Presentation on theme: "Overview of National Cooperative Contracting Rutgers University Public Purchasing Educational Forum and NIGP Region II Annual Conference April 30, 2014."— Presentation transcript:
Overview of National Cooperative Contracting Rutgers University Public Purchasing Educational Forum and NIGP Region II Annual Conference April 30, 2014 Marc Pfeiffer, Principal, PfeifferGov, LLC
In the Beginning… Users bought whatever from whomever they wanted; then, Public procurement laws requiring open competition and lowest responsible bidders; then, Development of state, then and regional NJ cooperative contracts, then, Increased overhead of procurement process to ensure transparency, fairness, and meeting public policy goals.
Then… Evolution in Lowest Responsible Bidder policy over time and over jurisdictions creates new procedures Marketplace and technological evolution creates new tools and opportunities National cooperative purchasing develops and evolves from the concept of volume aggregation to a new model
National Co-op Contracts You can get anything you want, at Alices National Co-op Various type of structures – government agencies, 3 rd parties, non-profits, for profits Uncertain volume bids and RFPs – no commitment Everything from almost everyone under some contract Lowest responsible bids or request for proposals? Best value awards and soft criteria Lowest and negotiated and conflict with lowest responsible bid Subject to each jurisdictions laws Fee for the service involved – built in to the proposal pricing (usually 2%)
Todays Procurement Process Trade Offs Economy vs. Efficiency Competition vs. User Choice Commitment vs. Shopping Bottom line: many national co-ops are effectively non-competitive, but efficient to use; so prudency is required State law allows use of National co-ops, but with rooted in DPP process, statutory and case law
So Whats a Purchasing Agent to Do? Commit: to pledged demand programs? Price: is it competitive? Consider: how was the contract awarded? Controls: how was the item determined? Shop: is it the best deal?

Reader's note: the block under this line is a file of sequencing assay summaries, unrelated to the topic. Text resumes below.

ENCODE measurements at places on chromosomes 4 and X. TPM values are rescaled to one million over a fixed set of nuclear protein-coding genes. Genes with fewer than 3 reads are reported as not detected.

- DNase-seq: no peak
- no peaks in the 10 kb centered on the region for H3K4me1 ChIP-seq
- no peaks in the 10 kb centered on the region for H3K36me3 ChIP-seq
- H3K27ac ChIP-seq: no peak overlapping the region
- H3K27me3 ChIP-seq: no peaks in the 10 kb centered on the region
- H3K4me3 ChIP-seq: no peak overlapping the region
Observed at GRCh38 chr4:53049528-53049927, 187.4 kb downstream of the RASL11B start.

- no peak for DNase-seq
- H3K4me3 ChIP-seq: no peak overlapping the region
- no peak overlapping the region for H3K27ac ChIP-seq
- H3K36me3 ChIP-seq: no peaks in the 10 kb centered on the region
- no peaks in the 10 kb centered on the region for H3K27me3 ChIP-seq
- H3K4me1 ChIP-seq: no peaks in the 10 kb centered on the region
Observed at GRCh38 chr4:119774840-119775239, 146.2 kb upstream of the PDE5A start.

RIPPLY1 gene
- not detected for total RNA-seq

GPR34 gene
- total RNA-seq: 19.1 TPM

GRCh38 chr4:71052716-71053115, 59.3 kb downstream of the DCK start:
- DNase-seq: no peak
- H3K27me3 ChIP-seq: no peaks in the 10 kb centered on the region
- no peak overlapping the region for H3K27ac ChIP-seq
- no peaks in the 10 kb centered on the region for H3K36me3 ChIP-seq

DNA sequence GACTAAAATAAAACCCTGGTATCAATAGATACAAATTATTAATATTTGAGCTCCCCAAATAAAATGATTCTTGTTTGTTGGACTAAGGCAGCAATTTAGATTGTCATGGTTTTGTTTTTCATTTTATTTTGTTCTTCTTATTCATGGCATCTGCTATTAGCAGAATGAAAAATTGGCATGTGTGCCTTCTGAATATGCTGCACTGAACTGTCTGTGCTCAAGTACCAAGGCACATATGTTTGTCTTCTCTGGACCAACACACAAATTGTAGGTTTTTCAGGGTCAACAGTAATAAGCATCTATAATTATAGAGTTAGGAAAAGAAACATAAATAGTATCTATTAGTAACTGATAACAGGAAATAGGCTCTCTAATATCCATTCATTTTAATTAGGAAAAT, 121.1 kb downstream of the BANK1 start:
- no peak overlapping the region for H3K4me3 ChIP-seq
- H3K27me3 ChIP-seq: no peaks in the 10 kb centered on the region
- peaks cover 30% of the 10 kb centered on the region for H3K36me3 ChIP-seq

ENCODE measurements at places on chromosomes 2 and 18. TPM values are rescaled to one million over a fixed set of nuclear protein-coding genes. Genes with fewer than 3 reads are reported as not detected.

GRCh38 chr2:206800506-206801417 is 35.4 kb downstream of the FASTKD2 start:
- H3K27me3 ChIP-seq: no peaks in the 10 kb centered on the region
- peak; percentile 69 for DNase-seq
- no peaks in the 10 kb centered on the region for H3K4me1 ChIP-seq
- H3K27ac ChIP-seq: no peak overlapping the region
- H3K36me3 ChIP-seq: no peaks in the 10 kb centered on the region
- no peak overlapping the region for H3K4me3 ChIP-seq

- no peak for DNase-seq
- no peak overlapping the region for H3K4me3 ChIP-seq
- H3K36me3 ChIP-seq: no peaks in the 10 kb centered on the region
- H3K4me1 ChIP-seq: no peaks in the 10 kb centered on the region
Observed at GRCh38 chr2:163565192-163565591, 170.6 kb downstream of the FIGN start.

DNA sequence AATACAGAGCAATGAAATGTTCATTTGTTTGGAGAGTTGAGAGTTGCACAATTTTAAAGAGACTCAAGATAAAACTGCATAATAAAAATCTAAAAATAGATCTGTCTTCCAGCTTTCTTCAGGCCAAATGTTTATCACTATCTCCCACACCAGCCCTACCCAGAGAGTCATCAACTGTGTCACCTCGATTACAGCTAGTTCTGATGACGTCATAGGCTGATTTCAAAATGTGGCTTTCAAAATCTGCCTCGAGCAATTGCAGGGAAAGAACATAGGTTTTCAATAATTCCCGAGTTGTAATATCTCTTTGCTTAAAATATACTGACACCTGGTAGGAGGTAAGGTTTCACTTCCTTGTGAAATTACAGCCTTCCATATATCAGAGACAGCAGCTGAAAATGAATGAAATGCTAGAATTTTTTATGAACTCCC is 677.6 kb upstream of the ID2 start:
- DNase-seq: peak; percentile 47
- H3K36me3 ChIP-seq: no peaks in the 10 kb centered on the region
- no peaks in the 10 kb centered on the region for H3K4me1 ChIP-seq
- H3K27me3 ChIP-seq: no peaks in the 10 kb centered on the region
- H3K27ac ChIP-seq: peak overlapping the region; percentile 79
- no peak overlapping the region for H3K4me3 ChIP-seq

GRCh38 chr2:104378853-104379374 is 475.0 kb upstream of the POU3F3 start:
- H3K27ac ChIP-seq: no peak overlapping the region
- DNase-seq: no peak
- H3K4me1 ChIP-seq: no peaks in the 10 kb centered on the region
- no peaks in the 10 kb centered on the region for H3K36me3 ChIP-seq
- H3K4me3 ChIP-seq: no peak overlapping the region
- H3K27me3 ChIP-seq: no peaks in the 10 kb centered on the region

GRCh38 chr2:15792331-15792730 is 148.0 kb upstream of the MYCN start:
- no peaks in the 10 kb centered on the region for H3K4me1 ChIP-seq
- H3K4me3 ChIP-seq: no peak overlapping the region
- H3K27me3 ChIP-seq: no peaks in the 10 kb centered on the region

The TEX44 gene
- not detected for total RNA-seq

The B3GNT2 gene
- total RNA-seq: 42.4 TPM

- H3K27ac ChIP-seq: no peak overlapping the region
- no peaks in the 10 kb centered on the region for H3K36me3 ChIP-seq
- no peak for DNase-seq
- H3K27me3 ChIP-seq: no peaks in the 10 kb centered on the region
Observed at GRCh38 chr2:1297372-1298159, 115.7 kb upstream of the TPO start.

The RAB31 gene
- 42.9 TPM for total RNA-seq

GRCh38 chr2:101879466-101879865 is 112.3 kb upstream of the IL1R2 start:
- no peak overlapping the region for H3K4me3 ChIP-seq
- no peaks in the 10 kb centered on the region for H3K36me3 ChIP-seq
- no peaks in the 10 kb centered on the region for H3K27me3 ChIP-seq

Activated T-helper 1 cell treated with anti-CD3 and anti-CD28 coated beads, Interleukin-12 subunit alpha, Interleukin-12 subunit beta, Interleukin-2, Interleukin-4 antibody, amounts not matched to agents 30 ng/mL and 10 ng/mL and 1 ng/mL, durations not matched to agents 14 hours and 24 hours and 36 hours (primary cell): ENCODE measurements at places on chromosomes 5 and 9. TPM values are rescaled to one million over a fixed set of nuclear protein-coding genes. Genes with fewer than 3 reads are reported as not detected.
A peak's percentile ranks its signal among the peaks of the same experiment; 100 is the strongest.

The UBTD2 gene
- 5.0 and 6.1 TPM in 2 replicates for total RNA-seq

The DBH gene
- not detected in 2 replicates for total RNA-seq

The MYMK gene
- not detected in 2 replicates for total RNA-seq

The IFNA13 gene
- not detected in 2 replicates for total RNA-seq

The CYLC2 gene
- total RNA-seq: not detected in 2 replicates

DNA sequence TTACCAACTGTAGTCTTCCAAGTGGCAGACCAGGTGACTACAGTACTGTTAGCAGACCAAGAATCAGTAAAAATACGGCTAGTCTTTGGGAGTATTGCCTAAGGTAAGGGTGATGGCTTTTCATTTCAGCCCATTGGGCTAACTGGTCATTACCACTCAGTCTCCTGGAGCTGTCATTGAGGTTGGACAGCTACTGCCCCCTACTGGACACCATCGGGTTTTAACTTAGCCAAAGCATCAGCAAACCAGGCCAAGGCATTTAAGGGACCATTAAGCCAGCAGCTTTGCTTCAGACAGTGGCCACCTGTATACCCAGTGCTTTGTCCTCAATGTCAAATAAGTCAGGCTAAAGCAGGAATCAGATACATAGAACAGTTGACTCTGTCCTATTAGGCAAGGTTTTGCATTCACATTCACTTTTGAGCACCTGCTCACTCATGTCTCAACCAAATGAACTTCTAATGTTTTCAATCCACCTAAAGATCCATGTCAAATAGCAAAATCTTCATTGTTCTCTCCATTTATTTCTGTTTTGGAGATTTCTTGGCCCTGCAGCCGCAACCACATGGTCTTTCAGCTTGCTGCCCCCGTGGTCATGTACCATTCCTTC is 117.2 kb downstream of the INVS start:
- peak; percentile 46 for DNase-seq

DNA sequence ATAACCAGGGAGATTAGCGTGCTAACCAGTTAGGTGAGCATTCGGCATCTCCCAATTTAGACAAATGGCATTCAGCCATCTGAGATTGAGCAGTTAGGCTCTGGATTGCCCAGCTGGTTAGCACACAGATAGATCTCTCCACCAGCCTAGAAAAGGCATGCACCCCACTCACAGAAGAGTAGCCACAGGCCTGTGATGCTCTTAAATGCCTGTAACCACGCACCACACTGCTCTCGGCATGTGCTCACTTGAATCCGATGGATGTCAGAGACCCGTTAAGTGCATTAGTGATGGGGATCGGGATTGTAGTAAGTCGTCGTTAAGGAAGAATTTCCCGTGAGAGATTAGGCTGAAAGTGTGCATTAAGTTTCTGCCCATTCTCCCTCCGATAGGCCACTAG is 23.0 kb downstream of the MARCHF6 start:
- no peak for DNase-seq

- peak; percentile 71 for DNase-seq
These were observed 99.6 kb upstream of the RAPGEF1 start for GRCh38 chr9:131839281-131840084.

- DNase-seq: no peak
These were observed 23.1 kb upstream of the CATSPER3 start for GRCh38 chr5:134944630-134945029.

The Process Local Finance Notice (P.L. 2011, c.139) Reviews the law Recommends process that is consistent with DPP procedure and DPP process adapted to local units Is a National Co-op what you need? Economy vs. efficiency questions: Can you bid it yourself? Time and attention to bidding. Do conditions of the marketplace warrant a national? Is pricing competitive? Basis of national co-op award? Does the national provide added value services? Do they meet the minimum state requirements?
State Standards for National Co-ops Co-op needs to have a competitive bidding process that complies with the entitys requirements that is also an: Open, competitive, standard process Not a negotiation Awarded by a government contracting unit Advertised as a national; not after the fact Vendor must submit to NJ local unit: BRC Statement of Corp Ownership P2P EEO Compliance Non-collusion (local option)
Additional Standards Price diligence: Must document cost savings (considering all cost factors) over conventional procedures: Compare to state contract Compare to current contract or other NJ co-ops Other comparable agency contracts You dont have to bid it yourself first Can consider cost and time of a separate procurement Establish documentation that shows compliance = audit protection
More Standards Process and vendor must meet state and any local pay-to-play requirements Meaning the agency issuing the contract had to use a fair and open process. Disclosure statements if not Agency must get verification Legal advertising consideration – a legal ad telling other vendors you are thinking about a national State has to do it; advised, but not mandated for local units. Not applicable to public works/construction services; or to GSA contracts
Best Practices Review LFN Check to see if there is a NJ State or other co-op contract to see if they have what you want Make sure there is sound justification for making the vendor choice over other vendors Make sure there is compliance with any co-op requirements and any other state requirements Check voucher or P-card payment procedures Comptroller reporting requirements $2M/$10M Document compliance Justification for utilizing a cooperative contract